Elemental functions: Writing data parallel code in C/C++ using Intel® Cilk™ Plus

Intel® Cilk™ Plus is a simple C/C++ language extension construct for data parallel operations.


Intel® Cilk™ Plus provides simple to use language extensions to express data and task-parallelism to the C and C++ language implemented by the Intel® C++ Compiler, which is part of Intel® Parallel Composer and Intel® Parallel Studio. This article describes one of these programming constructs: “elemental functions”.

There are cases in which the algorithm performs operations on large collection of data, with no dependence among the operations being performed on the various data item. For example, the programmer may write, at a certain point of the algorithm: add arrays a1 and a2 and store the result in array r. When thinking at that level, the programmer is thinking in terms of a single operation that needs to be performed on many elements, independently of each other. Unfortunately, the C/C++ programming languages do not provide constructs that allow expressing the operation as such. Instead, they force the programmer to elaborate the operation in terms of a loop that operates on each array element. The end result, in terms of the values being stored in the result array, would be the same. However, the introduction of the loop introduces an unintended order of operations: The implementation has to add the first two array elements, store the results in the first location of the result array, move on to perform the same operation on the second set of elements, and so on. An example later will show what is expected to be a typical use of elemental function: use a single line to mark a standard C/C++ function as elemental, change the invocation loop from serial to parallel (in this example, it is a change of one keyword) and that is it.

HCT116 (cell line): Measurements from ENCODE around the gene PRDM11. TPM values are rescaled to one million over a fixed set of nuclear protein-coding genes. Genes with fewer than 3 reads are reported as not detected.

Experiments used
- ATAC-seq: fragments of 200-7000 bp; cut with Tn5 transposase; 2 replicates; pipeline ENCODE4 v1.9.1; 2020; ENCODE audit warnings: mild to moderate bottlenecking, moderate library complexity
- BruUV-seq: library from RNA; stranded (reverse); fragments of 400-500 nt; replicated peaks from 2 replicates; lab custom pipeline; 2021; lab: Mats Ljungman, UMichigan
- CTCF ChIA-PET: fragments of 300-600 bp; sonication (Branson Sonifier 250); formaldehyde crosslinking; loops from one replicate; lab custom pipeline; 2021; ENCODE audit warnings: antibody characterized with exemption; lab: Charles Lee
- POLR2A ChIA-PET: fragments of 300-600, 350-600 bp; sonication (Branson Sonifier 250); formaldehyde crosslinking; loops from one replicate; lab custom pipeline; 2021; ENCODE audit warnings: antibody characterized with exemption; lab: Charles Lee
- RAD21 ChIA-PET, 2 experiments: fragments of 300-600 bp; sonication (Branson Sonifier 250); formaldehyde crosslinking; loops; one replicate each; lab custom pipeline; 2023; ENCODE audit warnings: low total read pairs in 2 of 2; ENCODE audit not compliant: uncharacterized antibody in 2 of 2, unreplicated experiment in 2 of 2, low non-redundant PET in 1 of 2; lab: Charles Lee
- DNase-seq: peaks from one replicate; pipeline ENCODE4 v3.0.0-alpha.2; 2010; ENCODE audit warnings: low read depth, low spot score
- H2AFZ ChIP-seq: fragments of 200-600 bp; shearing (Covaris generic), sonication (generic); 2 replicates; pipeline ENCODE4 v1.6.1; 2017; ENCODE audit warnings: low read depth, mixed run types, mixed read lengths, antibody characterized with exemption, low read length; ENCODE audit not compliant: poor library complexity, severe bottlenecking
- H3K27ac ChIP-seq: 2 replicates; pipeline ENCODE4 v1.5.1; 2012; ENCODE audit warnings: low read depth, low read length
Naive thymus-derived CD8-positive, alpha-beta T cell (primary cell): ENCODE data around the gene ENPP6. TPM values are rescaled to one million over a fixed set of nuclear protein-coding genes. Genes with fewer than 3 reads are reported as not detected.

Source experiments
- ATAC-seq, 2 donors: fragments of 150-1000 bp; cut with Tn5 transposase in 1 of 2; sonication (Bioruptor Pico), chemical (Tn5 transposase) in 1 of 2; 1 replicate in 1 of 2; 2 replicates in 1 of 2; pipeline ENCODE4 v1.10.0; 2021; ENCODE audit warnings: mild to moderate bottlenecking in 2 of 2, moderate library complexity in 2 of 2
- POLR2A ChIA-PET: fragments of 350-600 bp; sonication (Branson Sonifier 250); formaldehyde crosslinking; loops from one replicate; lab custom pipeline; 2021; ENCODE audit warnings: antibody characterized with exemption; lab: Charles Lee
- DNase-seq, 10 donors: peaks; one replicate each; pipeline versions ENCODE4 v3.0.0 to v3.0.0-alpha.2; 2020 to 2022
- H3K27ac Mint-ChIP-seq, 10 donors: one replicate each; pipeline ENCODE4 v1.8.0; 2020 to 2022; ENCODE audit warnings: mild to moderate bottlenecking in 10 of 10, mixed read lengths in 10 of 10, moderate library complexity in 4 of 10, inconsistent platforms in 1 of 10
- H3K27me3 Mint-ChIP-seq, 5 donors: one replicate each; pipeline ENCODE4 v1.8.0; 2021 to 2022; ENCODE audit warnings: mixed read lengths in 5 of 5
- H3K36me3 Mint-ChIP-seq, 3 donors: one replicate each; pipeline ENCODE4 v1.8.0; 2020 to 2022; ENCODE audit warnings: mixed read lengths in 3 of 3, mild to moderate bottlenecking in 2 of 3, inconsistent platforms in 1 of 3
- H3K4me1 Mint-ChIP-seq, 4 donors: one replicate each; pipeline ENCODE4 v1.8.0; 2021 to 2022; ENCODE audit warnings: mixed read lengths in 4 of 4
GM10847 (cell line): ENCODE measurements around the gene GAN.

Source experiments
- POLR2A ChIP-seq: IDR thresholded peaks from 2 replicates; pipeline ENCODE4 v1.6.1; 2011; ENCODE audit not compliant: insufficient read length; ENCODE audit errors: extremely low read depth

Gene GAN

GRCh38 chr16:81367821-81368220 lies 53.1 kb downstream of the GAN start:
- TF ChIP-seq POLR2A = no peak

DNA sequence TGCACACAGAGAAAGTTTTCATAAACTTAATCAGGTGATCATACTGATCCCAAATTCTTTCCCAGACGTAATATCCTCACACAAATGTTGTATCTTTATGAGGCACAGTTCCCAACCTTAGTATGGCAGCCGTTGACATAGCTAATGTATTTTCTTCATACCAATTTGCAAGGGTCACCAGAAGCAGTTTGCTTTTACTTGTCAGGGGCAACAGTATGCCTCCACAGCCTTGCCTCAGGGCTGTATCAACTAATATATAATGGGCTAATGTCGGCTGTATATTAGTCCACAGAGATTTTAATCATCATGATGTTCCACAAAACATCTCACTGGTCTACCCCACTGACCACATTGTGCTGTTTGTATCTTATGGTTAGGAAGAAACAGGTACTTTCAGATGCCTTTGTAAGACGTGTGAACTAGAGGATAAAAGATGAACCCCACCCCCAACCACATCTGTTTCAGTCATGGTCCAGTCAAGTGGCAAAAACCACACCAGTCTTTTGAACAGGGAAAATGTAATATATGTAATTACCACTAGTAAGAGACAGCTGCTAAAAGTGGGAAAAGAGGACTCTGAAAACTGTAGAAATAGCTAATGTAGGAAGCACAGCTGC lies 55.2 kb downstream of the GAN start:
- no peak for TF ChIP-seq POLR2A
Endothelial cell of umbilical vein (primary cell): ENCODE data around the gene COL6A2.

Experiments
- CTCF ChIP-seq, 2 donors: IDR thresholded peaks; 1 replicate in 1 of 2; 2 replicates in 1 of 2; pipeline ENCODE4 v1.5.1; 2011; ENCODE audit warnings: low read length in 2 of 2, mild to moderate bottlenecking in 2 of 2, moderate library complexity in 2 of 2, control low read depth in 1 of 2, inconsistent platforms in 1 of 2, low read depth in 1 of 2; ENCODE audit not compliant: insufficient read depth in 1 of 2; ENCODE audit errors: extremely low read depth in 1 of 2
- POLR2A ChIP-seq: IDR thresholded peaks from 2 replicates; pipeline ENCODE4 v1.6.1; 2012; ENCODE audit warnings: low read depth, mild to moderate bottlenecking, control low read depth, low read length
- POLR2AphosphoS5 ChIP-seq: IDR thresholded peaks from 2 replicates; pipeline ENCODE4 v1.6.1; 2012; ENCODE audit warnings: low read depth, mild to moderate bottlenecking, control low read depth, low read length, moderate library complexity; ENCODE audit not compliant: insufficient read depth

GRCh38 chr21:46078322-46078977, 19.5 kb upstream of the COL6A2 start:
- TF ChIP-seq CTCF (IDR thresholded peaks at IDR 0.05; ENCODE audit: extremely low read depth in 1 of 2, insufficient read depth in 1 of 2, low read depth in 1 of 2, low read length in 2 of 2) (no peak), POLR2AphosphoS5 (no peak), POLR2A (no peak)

To continue reading the article, click on the link below.

Refer to http://software.intel.com/en-us/articles/optimization-notice for more information regarding performance and optimization choices in Intel software products.

For more complete information about compiler optimizations, see our Optimization Notice.


I have to agree with MLK. I have been looking for a simple example for 10 minutes and keep coming up dry. You keep telling me there are only three keywords without saying what they are. PDFs, white papers, and marketing BS are just ways to pay consultants more. Just give me a bulleted list of this "simple" language extension with a brief, CONCRETE description.

http://software.intel.com/en-us/articles/intel-cilk-plus/ is poorly written. I don't need Intel to tell me multicore has become prevalent and Cilk is "quick" and "easy." Just show me a program!

I think Intel, as well as all others, should strive to give basic info about its products, such as Cilk, on the product's web page, without asking people to further click this or cick that, watch a video, download something, etc. In Cilk's case, Intel fails to just list a very simple Cilk program on the Cilk page. A concrete simple example is worth a hundred words. KISS! I hate to read things like "As multicore systems become prevalent on desktops, servers and even laptop systems, new performance leaps will come as the industry adopts parallel programming techniques. ...." These are simply bulls. Get right to the point! You don't know how to sell things! You think people would be motivated to learn more by reading nonsense like "The Intel Cilk Plus language, built on the Cilk technology developed at M.I.T. over the past two decades, is designed to provide a simple, well-structured model that makes development, verification and analysis easy"? I don't care whether it is from MIT or Stanford; everybody says their languages are simple and easy. So, save all these; and just show a simple good example!